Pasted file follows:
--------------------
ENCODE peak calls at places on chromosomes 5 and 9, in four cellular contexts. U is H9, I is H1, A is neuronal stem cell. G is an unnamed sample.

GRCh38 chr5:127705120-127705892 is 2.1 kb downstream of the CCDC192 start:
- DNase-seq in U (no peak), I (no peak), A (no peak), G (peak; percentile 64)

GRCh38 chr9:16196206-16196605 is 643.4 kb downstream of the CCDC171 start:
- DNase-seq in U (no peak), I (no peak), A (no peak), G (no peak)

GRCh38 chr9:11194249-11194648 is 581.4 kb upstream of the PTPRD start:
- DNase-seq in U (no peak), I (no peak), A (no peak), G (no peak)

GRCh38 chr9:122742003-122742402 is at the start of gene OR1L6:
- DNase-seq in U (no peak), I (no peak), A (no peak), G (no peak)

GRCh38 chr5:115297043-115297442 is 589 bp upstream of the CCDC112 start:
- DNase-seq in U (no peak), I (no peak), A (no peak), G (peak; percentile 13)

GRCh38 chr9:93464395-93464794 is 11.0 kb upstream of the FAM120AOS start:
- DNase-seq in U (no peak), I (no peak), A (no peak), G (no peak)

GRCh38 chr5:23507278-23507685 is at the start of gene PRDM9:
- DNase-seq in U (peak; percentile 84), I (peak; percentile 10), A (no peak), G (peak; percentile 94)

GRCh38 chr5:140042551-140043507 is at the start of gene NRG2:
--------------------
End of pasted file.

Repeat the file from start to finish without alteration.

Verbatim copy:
ENCODE peak calls at places on chromosomes 5 and 9, in four cellular contexts. U is H9, I is H1, A is neuronal stem cell. G is an unnamed sample.

GRCh38 chr5:127705120-127705892 is 2.1 kb downstream of the CCDC192 start:
- DNase-seq in U (no peak), I (no peak), A (no peak), G (peak; percentile 64)

GRCh38 chr9:16196206-16196605 is 643.4 kb downstream of the CCDC171 start:
- DNase-seq in U (no peak), I (no peak), A (no peak), G (no peak)

GRCh38 chr9:11194249-11194648 is 581.4 kb upstream of the PTPRD start:
- DNase-seq in U (no peak), I (no peak), A (no peak), G (no peak)

GRCh38 chr9:122742003-122742402 is at the start of gene OR1L6:
- DNase-seq in U (no peak), I (no peak), A (no peak), G (no peak)

GRCh38 chr5:115297043-115297442 is 589 bp upstream of the CCDC112 start:
- DNase-seq in U (no peak), I (no peak), A (no peak), G (peak; percentile 13)

GRCh38 chr9:93464395-93464794 is 11.0 kb upstream of the FAM120AOS start:
- DNase-seq in U (no peak), I (no peak), A (no peak), G (no peak)

GRCh38 chr5:23507278-23507685 is at the start of gene PRDM9:
- DNase-seq in U (peak; percentile 84), I (peak; percentile 10), A (no peak), G (peak; percentile 94)

GRCh38 chr5:140042551-140043507 is at the start of gene NRG2: